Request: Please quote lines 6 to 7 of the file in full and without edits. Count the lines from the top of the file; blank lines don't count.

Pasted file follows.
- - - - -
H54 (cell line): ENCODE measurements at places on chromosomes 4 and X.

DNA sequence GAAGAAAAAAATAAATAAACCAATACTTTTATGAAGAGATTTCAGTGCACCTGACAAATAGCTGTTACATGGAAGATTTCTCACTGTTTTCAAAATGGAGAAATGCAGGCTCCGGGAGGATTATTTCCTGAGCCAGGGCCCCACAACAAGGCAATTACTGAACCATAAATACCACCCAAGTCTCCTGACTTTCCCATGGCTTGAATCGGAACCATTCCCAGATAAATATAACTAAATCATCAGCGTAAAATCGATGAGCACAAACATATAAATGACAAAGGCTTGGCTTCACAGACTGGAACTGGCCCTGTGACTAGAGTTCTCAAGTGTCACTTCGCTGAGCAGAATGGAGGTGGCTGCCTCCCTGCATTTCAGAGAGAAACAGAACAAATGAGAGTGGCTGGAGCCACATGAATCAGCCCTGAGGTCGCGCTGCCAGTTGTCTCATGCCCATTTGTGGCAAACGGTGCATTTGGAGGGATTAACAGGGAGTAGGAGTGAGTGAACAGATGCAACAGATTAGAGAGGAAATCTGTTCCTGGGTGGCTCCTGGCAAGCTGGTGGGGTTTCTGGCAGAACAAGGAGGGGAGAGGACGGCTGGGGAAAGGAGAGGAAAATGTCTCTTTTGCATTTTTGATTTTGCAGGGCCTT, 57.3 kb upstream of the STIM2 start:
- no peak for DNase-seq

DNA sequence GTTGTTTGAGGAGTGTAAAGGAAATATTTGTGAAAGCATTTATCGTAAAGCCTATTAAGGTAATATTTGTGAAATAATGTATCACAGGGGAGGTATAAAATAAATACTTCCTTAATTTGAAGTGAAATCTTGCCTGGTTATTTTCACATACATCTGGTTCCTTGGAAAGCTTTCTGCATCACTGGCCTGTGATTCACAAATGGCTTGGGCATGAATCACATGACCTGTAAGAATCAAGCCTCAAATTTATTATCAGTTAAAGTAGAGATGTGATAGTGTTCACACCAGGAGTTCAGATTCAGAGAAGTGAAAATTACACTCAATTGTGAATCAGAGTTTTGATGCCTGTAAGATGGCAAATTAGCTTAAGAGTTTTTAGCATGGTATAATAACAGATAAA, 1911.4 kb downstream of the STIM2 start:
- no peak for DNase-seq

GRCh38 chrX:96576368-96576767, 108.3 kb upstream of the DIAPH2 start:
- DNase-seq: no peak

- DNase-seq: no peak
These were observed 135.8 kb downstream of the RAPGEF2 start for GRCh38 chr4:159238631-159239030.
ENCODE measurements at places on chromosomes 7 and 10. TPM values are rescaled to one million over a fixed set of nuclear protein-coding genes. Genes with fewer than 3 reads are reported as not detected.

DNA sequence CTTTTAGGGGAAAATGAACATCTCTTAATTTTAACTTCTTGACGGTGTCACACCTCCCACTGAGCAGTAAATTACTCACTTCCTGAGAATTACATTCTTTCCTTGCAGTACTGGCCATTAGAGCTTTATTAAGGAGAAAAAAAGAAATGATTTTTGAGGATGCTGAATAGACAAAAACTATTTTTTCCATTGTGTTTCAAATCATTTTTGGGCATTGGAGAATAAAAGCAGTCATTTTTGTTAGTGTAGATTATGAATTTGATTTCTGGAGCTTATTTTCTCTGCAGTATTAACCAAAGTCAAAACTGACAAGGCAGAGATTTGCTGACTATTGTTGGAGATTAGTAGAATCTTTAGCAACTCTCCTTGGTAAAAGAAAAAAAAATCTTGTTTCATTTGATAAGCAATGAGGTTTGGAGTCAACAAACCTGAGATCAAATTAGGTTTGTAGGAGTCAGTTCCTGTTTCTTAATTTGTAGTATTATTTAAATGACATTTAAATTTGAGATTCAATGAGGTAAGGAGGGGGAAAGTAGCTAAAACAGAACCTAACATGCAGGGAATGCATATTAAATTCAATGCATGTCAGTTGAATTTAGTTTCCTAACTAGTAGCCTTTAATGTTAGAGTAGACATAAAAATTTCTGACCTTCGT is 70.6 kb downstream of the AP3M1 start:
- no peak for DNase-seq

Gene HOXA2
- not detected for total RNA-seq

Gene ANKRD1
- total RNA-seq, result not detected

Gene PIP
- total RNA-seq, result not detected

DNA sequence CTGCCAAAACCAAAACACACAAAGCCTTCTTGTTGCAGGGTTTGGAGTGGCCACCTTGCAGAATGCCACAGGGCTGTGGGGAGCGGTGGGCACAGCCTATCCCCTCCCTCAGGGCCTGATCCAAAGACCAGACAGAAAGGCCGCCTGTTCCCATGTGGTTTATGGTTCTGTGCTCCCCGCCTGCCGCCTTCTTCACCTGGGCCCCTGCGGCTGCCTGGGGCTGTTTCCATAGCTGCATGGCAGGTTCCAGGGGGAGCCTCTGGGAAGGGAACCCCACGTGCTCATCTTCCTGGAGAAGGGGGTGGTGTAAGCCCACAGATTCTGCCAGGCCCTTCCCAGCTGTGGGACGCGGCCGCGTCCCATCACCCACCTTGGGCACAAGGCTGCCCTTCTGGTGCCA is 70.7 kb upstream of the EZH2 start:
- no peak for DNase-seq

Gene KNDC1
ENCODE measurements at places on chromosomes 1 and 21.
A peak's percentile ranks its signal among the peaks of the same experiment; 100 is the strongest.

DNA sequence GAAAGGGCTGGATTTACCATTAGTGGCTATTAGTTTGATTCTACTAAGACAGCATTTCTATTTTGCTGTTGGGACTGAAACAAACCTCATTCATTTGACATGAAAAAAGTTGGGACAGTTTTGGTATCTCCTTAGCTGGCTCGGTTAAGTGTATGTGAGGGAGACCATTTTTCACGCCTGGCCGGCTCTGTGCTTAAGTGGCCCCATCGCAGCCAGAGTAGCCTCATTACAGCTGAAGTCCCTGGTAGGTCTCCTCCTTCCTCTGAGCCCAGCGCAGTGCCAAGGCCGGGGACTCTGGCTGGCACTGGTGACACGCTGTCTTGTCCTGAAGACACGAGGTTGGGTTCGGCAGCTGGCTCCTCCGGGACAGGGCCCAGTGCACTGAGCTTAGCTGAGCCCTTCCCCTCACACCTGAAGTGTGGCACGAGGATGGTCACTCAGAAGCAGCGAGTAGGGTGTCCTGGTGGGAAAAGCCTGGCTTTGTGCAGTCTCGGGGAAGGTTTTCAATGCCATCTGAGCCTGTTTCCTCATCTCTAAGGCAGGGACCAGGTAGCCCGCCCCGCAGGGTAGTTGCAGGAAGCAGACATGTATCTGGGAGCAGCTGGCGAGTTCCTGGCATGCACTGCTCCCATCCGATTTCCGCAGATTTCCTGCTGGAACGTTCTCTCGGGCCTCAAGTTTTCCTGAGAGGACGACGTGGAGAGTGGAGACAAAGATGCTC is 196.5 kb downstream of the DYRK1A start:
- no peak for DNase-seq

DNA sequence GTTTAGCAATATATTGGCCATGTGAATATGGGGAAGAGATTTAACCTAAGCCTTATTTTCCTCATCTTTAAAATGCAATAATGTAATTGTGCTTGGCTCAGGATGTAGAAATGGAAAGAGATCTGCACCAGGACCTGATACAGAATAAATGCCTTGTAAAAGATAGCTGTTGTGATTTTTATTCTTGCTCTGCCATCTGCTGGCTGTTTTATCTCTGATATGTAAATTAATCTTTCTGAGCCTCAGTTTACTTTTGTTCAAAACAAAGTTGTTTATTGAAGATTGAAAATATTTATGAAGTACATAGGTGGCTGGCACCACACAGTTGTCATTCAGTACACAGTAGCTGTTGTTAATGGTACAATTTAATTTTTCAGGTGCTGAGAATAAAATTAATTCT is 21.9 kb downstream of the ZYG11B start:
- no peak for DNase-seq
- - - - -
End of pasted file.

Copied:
GRCh38 chrX:96576368-96576767, 108.3 kb upstream of the DIAPH2 start:
- DNase-seq: no peak